If all of us were to rediscover our old history notebooks, I’d venture that a fair portion of them would have margins filled with awkward sketches catalyzed by background, sanitized professorial droning of weaponry, death, and all of those other delightful things that come along with the theatrics of war. I’ve always been charmed by the pure weirdness and astuteness of juvenile creative expression, and the wisdom of the unconscious.
Is it just as charming when it comes from people who are well past their teenage years—or is it just bad art?
Bastokalypse, by M. S. Bastian and Isabelle L., is either an epic paean to the apocalypse, or a hugely self-indulgent mess. Uniquely presented as a continual scroll that measures 43 feet in length (and about one foot tall), Bastokalypse is described as a series of 32 wordless “graphic novels.” Each graphic novel is a black and white canvas that merges seamlessly into the next canvas—and every one of them visually describes some aspect of the end of the world. The concept itself is stunning, and the accordion-fold book itself is a smart and accurate presentation of something meant to operate continually, like many older Japanese narrative paintings. The original showing of these works in full size measured around 168 feet long, a presence which likely had more of a visceral impact.
Bastian operates under the art brut school of composition and aesthetics, frequently calling upon such horribly overused clichés as Mickey Mouse, Ronald McDonald and Gumby, as well as an unapologetic disregard for everything but gross over-complexity.
Bastokalypse itself is a sprawling, tangled series of drawings that look as if they were predominantly inspired by Rat Fink and The Nightmare Before Christmas. None of them actually express skilled draftsmanship, or beauty, or even a sense of ugliness. They just kind of are, all crammed into this expanse, but still battling for enough room to breathe. The impression of obsession and frenzy within the image seems forced, even if this work encompasses the efforts of a full decade.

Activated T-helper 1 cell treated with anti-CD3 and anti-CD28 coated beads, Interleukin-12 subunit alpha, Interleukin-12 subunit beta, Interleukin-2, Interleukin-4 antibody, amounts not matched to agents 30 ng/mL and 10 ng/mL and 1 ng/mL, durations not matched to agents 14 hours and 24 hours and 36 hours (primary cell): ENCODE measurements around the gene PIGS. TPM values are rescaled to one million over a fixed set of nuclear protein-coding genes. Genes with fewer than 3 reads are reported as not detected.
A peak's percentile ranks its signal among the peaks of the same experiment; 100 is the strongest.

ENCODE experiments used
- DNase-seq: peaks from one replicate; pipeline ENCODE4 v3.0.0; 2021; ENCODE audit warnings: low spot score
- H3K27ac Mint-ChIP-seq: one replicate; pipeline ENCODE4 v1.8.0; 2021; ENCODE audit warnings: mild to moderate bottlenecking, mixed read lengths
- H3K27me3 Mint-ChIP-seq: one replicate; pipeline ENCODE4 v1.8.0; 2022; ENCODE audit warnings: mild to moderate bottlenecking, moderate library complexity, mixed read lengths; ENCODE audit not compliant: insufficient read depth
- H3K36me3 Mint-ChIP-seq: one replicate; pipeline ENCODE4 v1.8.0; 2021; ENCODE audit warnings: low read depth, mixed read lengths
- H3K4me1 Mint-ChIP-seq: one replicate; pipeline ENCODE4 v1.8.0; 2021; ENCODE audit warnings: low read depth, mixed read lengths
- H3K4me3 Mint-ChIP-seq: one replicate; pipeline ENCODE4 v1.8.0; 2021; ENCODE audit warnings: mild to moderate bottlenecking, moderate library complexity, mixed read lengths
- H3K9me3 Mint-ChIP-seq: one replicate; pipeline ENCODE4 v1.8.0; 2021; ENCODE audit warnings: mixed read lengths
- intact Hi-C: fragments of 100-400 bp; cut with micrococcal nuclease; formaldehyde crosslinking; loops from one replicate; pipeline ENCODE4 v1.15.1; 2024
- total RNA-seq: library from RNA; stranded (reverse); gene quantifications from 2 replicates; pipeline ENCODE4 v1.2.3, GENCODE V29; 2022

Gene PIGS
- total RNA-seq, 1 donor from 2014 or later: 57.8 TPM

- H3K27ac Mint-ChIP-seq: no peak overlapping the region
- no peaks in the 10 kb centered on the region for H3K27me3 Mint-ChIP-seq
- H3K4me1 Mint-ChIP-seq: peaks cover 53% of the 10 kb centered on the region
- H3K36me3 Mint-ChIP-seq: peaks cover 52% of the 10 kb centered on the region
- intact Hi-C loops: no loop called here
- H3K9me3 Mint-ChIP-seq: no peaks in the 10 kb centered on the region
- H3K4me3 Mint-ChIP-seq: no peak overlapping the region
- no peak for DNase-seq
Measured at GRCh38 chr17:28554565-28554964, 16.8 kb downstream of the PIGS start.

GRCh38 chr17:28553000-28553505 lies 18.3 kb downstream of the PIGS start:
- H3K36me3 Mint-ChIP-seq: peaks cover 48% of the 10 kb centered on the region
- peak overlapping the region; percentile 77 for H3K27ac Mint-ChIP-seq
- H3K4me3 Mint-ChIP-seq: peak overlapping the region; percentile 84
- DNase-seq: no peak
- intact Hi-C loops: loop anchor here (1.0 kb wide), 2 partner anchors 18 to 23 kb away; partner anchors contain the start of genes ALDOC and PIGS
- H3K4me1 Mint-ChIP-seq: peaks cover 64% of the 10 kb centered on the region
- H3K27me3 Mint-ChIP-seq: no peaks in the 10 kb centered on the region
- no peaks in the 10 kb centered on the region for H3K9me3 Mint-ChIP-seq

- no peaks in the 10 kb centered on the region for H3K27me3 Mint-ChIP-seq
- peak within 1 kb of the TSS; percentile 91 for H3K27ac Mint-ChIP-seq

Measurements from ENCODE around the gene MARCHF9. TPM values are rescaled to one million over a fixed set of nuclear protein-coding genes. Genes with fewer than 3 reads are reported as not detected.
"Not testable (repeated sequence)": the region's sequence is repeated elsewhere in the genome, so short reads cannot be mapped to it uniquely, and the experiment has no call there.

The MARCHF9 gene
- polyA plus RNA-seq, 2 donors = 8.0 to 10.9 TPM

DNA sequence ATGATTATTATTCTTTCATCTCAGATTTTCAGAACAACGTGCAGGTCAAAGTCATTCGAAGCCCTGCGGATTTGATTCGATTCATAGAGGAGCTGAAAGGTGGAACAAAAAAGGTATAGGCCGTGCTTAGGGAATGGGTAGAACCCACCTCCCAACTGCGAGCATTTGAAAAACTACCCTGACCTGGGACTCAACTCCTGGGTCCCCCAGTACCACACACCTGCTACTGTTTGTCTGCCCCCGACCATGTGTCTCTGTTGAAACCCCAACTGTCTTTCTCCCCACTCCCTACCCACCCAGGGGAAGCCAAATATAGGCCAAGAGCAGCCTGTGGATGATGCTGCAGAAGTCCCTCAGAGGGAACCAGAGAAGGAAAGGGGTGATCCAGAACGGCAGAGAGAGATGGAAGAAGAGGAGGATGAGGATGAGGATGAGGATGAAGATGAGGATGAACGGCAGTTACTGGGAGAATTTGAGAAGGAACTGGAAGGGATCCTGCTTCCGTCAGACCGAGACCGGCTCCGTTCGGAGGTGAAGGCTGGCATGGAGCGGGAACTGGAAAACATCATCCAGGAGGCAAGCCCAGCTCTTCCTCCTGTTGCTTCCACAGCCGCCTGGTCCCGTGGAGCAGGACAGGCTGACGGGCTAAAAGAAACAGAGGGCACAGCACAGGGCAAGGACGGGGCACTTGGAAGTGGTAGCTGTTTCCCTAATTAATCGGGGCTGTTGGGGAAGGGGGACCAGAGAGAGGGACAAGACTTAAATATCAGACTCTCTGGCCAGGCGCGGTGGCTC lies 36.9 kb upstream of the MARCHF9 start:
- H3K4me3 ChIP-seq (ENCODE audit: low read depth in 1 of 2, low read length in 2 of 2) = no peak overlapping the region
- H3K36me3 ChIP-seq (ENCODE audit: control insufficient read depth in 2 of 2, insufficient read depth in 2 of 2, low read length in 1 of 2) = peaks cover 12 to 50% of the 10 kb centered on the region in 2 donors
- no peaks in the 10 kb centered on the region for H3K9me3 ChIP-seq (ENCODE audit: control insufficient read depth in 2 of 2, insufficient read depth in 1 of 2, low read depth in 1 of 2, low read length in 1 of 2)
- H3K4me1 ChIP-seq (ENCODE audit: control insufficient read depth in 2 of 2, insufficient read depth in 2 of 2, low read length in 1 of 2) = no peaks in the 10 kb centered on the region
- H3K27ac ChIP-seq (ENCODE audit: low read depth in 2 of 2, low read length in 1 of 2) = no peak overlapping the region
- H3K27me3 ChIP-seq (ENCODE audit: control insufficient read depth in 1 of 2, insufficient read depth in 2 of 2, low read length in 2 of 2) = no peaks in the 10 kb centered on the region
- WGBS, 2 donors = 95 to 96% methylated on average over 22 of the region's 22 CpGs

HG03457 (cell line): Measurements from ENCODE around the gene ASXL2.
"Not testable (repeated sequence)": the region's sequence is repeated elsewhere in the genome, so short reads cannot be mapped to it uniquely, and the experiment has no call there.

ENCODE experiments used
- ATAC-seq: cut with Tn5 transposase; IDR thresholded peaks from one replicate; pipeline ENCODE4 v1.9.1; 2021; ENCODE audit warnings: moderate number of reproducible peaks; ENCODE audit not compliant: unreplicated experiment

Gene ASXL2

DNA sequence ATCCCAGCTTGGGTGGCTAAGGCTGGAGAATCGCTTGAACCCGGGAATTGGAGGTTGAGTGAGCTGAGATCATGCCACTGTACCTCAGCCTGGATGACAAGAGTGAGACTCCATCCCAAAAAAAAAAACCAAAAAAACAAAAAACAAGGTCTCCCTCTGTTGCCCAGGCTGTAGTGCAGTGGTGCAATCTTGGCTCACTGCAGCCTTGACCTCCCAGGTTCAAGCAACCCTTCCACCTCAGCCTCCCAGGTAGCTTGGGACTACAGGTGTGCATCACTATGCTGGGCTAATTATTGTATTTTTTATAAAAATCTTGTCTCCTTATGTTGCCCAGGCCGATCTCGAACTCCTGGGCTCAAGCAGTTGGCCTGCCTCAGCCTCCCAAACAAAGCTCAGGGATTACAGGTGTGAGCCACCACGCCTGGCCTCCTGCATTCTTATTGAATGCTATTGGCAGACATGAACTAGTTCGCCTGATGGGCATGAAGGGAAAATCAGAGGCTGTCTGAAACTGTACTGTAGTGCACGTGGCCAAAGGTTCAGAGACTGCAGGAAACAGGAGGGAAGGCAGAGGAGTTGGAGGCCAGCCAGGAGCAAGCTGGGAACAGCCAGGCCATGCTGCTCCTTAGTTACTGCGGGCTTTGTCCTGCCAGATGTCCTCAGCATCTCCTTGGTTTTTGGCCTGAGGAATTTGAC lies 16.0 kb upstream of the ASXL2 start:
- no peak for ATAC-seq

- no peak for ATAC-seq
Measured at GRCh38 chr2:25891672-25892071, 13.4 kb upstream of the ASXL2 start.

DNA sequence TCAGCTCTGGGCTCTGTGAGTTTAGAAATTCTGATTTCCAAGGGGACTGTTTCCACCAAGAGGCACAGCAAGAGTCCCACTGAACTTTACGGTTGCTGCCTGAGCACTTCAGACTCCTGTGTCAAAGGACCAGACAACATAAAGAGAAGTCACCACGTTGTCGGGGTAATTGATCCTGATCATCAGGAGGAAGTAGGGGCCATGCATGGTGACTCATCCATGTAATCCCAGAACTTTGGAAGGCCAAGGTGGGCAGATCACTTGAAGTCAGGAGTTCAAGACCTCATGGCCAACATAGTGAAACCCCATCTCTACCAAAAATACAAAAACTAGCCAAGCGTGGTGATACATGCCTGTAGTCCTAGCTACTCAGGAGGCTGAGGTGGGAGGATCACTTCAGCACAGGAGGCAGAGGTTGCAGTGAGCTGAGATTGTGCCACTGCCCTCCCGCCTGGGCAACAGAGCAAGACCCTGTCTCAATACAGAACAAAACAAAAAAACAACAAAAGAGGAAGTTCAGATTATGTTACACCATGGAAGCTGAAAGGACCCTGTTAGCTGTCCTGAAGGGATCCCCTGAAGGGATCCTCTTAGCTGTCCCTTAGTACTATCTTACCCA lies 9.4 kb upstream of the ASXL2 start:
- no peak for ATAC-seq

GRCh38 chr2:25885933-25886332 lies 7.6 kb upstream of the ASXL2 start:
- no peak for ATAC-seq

As art observers, we have a contentious relationship with the “artistic scrawl,” and typically react with statements that discuss which of our pets or children could create comparable works. Many of us don’t really bother to explore the intent behind a work if it immediately strikes us as ugly, and that’s fine. It’s a line that the artist has to draw between creating for oneself or creating for an audience. If the artist chooses the latter, it’s necessary to build in a point of accessibility. It doesn’t have to be an obvious one, but without it, it’s like building a house without a door. Of course, excessive accessibility and an appeal to the lowest common denominator is just as cheap as including no access at all.
The back of the piece is a prolonged essay about apocalyptic imagery, accompanied by a number of visual references which Bastokalypse obviously borrows heavily from. The fact that an enormous scholarly essay exists to justify what’s happening on the face of the work makes the whole deal a little hard to swallow.
Bastian has said in multiple interviews that he is “confused” about life, and that his work is an attempt to understand life and himself. As a viewer, I’m not sure where we fit into his explorations, or who among us might have 63 feet of contiguous space to attempt to dive into it all as it’s meant to be explored. It’s a noble attempt at greatness, and it’s apparent that the artists have reached some kind of catharsis, but I’m left feeling detached from it all. I’m not one to flippantly dismiss 10 years of concentrated effort, but I’m not enough of an art snob to pretend that I really get it either. I keep on searching for one really good, really insightful drawing in this hellish Where’s Waldo, and I’m coming up empty-handed.